The exploration of media theories of the first volume continues here, as analysis of the same major regional newspapers (see below) will consider the framing, gatekeeping, and agenda-setting routines used by the newspapers to engage in their formation of the mediated reality of the civil-rights crusade. The most powerful of these concepts is framing. As defined by Robert M. Entman in his 2004 book Projections of Power: Framing News, Public Opinion, and U.S. Foreign Policy, framing involves “selecting and highlighting some facets of events or issues, and making connections among them so as to promote a particular interpretation, evaluation, and/or solution.”1 Gatekeeping—the process whereby media owners and managers, along with reporters and editors, decide what information is offered readers and what is omitted—plays a key role in the process of framing. Other framing elements employed by print journalists include choice of language and placement of story—in short, how the narrative is presented overall in tone and nuance. The interpretation referenced by Entman is part of the process of what media theorists term constructing reality for an audience that relies almost exclusively on second-hand, mediated reports of events and issues. Thus, reality for these consumers of news and commentary is the world shown to them—and thus shaped for them—by the media messengers. As Dan Berkowitz observed in his 1997 book Social Meanings of News, “journalists’ routine methods for producing news—that is, the very process of ‘newsgathering’—constructs an image of reality. In this view, news is neither a reflection nor a distortion of reality because either of these characterizations implies that news can record what is ‘out there.’ News stories, if they reflect anything, reflect the practices of the workers in the organizations that produce news.”2 Later in the same volume he notes that “Like news, history and anthropology narrate real events, and their practitioners are finding that to understand their narratives, they must examine how they are constructed, including the story-telling devices that are an integral part of that construction.” To contextualize news, he argues, “we must put aside the important/interesting dichotomy and look at news stories as a whole—both as a body of work that is a continuing story of human activity, and as individual stories that contribute to that continuing one. … The facts, names, and details change almost daily, but the framework into which they fit—the symbolic system—is more enduring.”3 That framework, or framing, also is more powerful than the actual facts, names, and details that become part of a constructed reality depending not only on which ones are used—and which are omitted—but how they are arranged and spun. Perception—how information is understood—becomes reality for those who rely on mediated messages. One last word on gatekeeping: An important facet of this phenomenon is absence. Often, newspaper owners or editors deliberately withheld stories, or they chose not to editorialize on a subject. Such decisions in themselves ← 2 | 3 → indicate a form of agenda-setting. Keeping this information from their readers—or burying it inside—helps to create a false reality that omits or limits information that might, if included, shape a more thorough and honest narrative.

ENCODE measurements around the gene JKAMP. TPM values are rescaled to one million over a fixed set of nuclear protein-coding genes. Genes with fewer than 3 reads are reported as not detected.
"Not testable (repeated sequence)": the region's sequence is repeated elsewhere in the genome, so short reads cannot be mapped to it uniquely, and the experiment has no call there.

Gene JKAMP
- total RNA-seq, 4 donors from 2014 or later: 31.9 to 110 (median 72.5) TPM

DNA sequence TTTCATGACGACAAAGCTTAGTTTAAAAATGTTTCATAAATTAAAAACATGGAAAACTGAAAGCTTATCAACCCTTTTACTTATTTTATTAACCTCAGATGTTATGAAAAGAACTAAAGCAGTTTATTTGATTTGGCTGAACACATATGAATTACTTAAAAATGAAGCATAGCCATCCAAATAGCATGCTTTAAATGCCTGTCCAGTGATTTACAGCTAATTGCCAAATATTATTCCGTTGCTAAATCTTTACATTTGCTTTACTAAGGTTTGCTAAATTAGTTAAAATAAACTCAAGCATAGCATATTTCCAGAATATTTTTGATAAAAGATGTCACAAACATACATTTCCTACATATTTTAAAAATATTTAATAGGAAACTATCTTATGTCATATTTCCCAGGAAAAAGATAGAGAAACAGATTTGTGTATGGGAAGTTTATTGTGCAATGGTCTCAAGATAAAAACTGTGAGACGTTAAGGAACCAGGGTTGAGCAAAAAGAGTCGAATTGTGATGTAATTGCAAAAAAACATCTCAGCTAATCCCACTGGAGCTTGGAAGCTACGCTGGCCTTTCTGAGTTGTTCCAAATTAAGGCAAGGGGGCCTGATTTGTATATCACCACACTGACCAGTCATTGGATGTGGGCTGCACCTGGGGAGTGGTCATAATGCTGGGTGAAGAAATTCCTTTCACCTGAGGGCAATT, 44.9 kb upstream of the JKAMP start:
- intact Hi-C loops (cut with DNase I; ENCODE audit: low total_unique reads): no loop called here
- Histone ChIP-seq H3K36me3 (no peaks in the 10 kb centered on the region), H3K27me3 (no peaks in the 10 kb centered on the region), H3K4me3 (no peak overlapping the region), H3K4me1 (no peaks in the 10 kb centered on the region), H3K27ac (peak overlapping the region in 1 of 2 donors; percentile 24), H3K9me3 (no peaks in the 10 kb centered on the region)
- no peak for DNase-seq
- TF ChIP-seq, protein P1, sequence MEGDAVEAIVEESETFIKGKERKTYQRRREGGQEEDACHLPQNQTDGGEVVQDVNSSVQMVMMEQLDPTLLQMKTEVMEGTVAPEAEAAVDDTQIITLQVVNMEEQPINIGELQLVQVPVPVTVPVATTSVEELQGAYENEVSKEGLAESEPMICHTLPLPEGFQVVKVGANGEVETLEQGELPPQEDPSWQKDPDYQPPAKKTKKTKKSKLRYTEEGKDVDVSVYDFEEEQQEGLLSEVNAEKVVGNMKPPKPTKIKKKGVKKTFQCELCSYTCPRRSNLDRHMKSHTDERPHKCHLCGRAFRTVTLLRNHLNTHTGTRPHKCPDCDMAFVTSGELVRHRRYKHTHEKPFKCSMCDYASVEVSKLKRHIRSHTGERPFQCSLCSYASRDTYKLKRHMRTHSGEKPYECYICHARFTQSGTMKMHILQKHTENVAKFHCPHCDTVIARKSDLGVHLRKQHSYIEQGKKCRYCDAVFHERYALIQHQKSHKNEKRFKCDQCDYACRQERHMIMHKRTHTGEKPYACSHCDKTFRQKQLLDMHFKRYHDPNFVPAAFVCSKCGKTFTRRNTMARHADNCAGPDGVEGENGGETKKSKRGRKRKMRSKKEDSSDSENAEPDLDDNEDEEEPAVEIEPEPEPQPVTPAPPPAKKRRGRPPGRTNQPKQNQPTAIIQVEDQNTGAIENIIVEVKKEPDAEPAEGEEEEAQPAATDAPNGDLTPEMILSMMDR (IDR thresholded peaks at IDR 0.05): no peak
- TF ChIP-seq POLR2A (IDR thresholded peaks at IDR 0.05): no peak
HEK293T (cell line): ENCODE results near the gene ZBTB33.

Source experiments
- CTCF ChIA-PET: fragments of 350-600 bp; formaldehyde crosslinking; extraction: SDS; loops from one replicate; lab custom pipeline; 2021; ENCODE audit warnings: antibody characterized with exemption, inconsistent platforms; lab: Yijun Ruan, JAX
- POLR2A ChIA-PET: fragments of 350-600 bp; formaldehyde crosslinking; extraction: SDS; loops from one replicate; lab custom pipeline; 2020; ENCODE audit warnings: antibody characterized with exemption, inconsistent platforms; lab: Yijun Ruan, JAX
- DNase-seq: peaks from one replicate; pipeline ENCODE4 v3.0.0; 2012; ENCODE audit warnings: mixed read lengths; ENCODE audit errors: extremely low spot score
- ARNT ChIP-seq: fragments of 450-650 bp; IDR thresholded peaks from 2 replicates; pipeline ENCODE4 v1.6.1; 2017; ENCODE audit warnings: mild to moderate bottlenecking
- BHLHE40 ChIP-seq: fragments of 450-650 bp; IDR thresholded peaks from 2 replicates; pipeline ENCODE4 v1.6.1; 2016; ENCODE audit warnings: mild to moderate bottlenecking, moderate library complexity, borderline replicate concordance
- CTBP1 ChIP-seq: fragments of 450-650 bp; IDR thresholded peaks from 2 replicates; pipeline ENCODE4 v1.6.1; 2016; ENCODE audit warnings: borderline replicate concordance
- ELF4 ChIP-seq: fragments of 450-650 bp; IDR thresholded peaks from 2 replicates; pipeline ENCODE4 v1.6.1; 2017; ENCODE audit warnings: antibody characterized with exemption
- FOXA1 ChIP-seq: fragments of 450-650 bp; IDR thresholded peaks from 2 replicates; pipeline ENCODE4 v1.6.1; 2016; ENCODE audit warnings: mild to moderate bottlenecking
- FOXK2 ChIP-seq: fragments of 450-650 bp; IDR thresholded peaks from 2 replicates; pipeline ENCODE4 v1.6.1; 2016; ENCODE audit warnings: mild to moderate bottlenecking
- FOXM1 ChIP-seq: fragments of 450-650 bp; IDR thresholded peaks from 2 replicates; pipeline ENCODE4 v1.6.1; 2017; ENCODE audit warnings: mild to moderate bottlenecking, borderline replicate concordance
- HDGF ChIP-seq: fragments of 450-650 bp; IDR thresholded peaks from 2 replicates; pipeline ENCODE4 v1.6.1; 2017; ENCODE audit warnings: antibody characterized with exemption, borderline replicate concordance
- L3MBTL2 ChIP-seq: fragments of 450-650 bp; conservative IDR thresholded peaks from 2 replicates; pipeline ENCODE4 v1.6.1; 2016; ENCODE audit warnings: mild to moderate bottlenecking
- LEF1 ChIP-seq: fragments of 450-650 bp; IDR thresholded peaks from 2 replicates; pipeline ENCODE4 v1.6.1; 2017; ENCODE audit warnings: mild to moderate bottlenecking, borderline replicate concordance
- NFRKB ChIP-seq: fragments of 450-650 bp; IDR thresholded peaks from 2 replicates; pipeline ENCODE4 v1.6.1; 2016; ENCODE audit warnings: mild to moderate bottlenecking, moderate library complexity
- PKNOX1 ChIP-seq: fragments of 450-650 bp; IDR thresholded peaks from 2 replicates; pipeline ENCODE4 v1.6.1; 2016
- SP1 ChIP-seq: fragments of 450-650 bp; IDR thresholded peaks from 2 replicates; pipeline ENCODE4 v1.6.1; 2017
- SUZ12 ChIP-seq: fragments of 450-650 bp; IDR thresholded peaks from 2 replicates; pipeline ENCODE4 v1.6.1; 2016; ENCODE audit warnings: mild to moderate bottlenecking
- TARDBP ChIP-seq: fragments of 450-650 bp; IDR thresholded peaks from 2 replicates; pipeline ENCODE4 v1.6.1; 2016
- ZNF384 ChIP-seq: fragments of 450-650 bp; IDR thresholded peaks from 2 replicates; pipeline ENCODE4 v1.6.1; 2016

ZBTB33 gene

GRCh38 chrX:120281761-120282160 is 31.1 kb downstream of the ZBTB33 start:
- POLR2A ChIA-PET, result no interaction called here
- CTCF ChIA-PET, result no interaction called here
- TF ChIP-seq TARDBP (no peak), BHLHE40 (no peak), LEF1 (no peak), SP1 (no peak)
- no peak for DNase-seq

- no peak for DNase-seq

Story placement, seemingly a minor component of the framing process, actually is a key element of this dynamic. A real-estate analogy is appropriate: What’s important is location, location, location. Stories placed on the front page are deemed by the editors, as part of the framing and agenda-setting procedures, to be the most important stories of the day, and the readers likewise view page-one stories as more important than those placed inside. Editors therefore place a hierarchical, prioritized value on news and photographs by the mere decision of where to put them, along with other gatekeeping/framing methods that include length of story and volume of coverage. As for page one, the observation by media analyst Howard Kurtz in the 2007 “Bill Moyers Journal” documentary titled “Buying the War” bears noting. “The front page of The Washington Post or any newspaper is a billboard of what the editors are telling you, these are the most important stories of the day. And stories that don’t run on the front page, the reader sort of gets that, well, these are of secondary importance.”4